Volume 35 Number 6 | December 2021
Constance Stager, MT(ASCP), ASCLS Region IX Director
The theme of this issue of ASCLS Today, Professional Advocacy, is one that I have found myself giving quite some thought to lately considering the pandemic and the lab’s vital role in patient testing. The pandemic has provided an opportunity for laboratorians to highlight our contributions to the medical profession. At the national level ASCLS leadership works to advocate for the medical laboratory profession through political action in both Washington, D.C., and in the individual states. Alongside this there are many opportunities for all laboratorians to become advocates within their own organizations and communities.
In this past year we have had an overwhelming number of laboratorians voicing concerns about the amount of recognition the lab receives versus what is felt is deserved. While it is true that the lab deserves more recognition, it is incumbent upon those who desire change to work to remedy the issues.
It can be uncomfortable to promote one’s own work, but I believe it is necessary. There are numerous ways that lab staff can advocate for themselves, sometimes in small but meaningful ways. I have a few specific examples that I think may illustrate my point.
Recently, a colleague of mine was unhappy that his organization failed to recognize the lab staff during Medical Laboratory Professionals Week. Considering all that the lab has gone through in the last 18 months with the pandemic, this was disheartening for both lab management and staff at his organization. The question I asked him though was, “Did you remind your organization about Lab Week and specifically ask them to recognize the lab?” His response was, “No, the Joint Commission and other organizations send out reminders, and administration should be the one to make the effort to recognize the lab.” While this may be true, administrators, just like lab staff, are very busy people, and expecting them to remember to praise the lab without any prompting is probably an unrealistic expectation.
“It can be uncomfortable to promote one’s own work, but I believe it is necessary. There are numerous ways that lab staff can advocate for themselves, sometimes in small but meaningful ways.”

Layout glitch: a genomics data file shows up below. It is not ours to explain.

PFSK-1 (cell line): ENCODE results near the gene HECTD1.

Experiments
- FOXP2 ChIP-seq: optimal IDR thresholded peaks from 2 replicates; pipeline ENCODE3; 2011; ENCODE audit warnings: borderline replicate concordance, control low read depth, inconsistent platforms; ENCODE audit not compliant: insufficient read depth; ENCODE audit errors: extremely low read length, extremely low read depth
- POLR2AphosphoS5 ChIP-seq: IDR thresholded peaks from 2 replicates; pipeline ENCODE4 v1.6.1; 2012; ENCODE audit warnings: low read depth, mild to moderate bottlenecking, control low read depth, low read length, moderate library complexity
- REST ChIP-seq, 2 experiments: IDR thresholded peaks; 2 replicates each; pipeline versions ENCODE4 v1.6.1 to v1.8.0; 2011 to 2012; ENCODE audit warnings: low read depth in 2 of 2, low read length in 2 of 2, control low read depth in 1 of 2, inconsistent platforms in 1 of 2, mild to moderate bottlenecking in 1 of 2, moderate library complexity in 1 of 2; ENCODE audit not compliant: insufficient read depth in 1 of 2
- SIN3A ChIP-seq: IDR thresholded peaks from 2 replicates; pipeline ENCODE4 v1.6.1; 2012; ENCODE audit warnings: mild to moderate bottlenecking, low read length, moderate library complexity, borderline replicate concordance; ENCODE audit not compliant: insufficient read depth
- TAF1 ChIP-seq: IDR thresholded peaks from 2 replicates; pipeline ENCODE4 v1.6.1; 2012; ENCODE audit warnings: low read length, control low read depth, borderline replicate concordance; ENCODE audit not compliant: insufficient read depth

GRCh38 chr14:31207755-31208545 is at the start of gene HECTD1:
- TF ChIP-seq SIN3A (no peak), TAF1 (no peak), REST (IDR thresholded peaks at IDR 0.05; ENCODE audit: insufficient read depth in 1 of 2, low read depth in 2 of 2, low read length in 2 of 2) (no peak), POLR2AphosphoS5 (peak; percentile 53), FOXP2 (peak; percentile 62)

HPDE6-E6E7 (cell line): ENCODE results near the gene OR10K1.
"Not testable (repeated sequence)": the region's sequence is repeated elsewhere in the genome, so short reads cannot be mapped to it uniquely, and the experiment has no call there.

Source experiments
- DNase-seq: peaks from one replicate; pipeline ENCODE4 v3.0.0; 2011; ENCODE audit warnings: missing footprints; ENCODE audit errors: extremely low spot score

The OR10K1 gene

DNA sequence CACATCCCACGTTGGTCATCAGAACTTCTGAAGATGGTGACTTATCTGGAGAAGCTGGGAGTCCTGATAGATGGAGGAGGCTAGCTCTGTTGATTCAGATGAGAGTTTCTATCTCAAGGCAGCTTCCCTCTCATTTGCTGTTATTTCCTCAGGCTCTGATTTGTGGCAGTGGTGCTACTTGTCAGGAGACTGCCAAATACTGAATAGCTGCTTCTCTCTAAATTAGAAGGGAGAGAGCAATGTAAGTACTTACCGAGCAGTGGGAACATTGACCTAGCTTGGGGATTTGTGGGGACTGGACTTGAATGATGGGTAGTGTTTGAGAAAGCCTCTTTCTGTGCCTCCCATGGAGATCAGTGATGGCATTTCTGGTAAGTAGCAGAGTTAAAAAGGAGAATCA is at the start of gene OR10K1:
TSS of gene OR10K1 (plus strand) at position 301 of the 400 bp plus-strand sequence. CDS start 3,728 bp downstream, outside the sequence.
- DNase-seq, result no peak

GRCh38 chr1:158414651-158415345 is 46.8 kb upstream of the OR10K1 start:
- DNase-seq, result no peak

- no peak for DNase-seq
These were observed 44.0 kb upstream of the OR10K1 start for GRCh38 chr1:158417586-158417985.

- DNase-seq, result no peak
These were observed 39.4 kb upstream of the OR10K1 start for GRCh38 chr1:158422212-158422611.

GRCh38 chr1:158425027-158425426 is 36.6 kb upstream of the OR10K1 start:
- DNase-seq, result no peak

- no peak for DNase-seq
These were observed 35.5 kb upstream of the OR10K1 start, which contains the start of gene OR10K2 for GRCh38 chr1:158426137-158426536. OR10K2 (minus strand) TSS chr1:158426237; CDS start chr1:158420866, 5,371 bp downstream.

Laboratory managers and staff often don’t have much experience promoting themselves, and it can feel uncomfortable to talk about your own accomplishments or those of your department. However, this is exactly what is needed. At my facility, lab management contacted administration a month prior to remind them about Lab Week and then contacted the newsletter editor to get Lab Week information published in the company newsletter. My lab staff probably don’t even know that I and my managers encouraged administration to publish the kudos to lab staff, but it was a moral boost to staff to know that their contributions were acknowledged, and they received numerous well wishes from other hospital staff.
There are many other opportunities for lab management and staff to promote the lab as well. For instance, during daily huddles, let your administration know that your staff is putting in overtime and had record testing volumes with limited staff. Or put your staff members in for employee of the year or other recognition programs.
Finally, if there are quality awards offered by statewide organizations, taking time to nominate your organization or even colleagues from other facilities can be quite rewarding. Here in Alaska, several labs nominated one of our colleagues who had played a major role in procuring testing equipment and supplies for sites throughout the state of Alaska. This individual and his lab won the award and were featured in the statewide publication and honored at an award ceremony. I also submitted my own lab staff for one of the awards, and although we did not win, we were still recognized for our achievements.
Constance Stager is the Director of Laboratory Services for Southeast Alaska Regional Health consortium in Southeast Alaska.